Tuesday, July 6, 2010

Lake Superior's Witch Tree Ontario, Canada

On the east side of Hat Point on the Sibley Peninsula stands a single white cedar called the Witch tree.  It clings to the rocks ten feet above the water.  Its trunk is twisted like a corkscrew and its green scale like leaves are scanty.  It is called by some arbor vitae or the tree of life.  This is the oldest type of tree on the Great Lakes shores.  It may live more than 800 years.  People have wondered how it stays alive since it appears as though there is no soil under it; its roots wrap around rock. 

Both the Cree and the Ojibway indians have used this tree for offerings by placing tobacco around its roots.  They call it a Manitou or spirit tree and tell legends about it.  One legend is of the manitou Nanboujou who wears the cedar tree on his head with the roots bound around his body.

Another legend tell of an evil spirit in the form of a large bird who would plunge from the top of the tree and swamp canoes.

Map of area

1 comment:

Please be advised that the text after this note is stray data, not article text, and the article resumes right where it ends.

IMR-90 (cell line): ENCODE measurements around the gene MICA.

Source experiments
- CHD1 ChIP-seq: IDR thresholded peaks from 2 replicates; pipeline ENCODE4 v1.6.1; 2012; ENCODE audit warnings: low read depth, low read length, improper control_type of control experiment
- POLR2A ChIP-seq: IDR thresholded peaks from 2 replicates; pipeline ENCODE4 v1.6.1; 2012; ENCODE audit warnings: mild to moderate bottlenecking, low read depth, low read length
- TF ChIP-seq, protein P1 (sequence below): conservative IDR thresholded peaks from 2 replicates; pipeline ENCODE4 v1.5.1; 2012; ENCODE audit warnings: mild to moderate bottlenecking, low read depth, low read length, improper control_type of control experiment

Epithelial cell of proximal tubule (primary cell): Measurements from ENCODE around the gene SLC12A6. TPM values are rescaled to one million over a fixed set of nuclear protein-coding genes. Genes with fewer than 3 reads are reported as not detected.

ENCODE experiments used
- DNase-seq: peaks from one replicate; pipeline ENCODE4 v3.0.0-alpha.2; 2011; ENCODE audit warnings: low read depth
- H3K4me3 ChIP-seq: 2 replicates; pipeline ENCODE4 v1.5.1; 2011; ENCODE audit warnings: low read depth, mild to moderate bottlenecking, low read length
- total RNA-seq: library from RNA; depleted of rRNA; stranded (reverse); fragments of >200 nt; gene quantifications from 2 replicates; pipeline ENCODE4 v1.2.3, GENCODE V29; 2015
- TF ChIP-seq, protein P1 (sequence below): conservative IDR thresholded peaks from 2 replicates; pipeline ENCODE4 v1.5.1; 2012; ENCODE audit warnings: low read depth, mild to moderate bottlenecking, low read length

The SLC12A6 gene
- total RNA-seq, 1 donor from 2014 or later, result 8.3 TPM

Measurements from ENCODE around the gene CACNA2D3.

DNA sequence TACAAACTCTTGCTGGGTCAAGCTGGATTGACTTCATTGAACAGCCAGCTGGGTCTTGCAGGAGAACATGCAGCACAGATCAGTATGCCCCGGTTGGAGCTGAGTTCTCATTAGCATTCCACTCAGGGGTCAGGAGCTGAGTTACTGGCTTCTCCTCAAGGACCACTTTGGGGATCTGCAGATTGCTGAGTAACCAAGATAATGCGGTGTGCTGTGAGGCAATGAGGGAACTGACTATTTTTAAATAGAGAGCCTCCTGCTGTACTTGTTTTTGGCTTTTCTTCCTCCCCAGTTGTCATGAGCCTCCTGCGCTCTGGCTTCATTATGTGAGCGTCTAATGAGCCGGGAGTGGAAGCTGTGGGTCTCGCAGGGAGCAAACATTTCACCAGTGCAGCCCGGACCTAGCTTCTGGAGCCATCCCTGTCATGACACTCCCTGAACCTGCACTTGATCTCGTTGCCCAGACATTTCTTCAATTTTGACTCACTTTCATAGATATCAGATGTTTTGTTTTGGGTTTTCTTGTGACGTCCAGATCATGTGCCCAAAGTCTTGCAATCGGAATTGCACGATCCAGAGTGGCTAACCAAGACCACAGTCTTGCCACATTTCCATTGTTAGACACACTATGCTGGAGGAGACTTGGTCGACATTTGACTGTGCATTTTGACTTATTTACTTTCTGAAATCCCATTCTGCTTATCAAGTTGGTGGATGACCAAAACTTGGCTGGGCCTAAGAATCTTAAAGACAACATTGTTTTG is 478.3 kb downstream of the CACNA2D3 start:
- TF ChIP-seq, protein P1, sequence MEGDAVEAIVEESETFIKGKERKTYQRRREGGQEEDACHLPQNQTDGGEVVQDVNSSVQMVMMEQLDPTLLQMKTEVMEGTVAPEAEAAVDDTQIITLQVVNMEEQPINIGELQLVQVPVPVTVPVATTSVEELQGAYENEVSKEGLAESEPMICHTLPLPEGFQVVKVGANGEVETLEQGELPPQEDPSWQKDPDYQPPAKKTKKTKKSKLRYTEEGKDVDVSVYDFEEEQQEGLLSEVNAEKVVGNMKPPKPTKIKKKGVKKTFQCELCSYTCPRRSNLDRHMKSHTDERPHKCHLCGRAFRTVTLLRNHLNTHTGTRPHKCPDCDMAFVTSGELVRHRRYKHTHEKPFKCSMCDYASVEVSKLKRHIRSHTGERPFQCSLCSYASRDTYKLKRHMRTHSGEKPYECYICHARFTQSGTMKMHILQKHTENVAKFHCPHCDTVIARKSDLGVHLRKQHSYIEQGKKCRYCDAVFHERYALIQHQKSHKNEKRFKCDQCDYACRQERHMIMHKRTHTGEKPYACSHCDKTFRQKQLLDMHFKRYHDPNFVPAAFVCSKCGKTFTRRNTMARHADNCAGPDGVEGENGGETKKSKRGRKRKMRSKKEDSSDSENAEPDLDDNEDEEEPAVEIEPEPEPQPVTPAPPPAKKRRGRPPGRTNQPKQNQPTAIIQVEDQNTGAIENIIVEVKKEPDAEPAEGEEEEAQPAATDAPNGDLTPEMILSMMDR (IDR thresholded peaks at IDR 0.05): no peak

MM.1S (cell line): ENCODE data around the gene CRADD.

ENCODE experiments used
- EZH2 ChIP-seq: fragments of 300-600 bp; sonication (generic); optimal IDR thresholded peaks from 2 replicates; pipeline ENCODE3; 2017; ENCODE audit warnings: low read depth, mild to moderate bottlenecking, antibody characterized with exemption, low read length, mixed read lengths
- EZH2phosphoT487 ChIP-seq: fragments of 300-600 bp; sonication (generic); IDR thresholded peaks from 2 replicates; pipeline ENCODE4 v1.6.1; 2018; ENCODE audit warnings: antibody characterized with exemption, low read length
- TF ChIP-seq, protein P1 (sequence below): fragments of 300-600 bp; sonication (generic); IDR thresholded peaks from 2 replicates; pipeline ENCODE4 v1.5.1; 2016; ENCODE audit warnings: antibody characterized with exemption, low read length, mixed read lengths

1. In 1989, while while visiting my grandmother in Boy River, Minnesota, my father and I took a few days to drive up to Canada, returning to MN south of Thunder Bay so we could once again experience the North Shore. Even though we had done the drive before, it never seemed to get old, even to a 17 year old -my age at the time. I always enjoyed Gooseberry Falls & Split Rock Lighthouse, but this time while having lunch in Grand Marais, if memory serves me right, we noticed the framed posters, photos on the wall and one stuck out -one of The Witch Tree. I immediately become enthralled by it's twisted trunk sprouting from a massive rock along the shore. How could that be? I had to go see it in person. I'm not sure if I asked someone or read it on the poster or what, but my father and I somehow figured out where we had to go to to start looking for this mystical tree. We drove up to Grand Portage and stayed at the Naniboujou Lodge for the night. I remember waking up early and taking a walk along the lake shore at sunrise -it was a chilly July morning, I remember putting on a long sleeve henley. After breakfast, my father and I drove up to the old fort and drove down some road, almost to it's end. We saw one sign, that had no mention of The Witch Tree. I recall thinking at the time how difficult it had taken us to even get to where we were on this search for the tree -this beautiful, intriguing, captivating tree captured on film and printed on posters...one would think that there would have been more interest in seeing this tree and therefore a more clear and defined direction to it, but no. I started walking down a path near the sign on the road and after a few meters the path disappeared; the path I was walking had grown over from lack of usage I assumed. I knew the lake was in front of me so I kept walking till I reached the shore of Lake Superior. Once there, I looked to my right, then to my left, and that's when I saw the tree some meters away. It was magnificent. Soon my father caught-up and we both admired in silence The Witch Tree sprouting from the large lake shore rock. I couldn't believe we had found it. Was it luck, or determination, I don't know -both! After saying a prayer and our farewell, we trotted back through the woods toward the road we came from. We emerged from the trees at a different location, from where we had entered. There I noticed a second sign -it was further down the road and hidden by vegetation. I'm not sure exactly how the words on the sign read, but it mentioned the Native American Tribe and the sacred grounds beyond the road and that only authorized tribe members could walk beyond the sign. It was more than an "oops," to my father and I, but we both agreed that we hadn't disturbed anything and had left the area as we had come upon it. So, we said an apology to the spirits, got in our car, and drove off. Oh, I did take one photograph.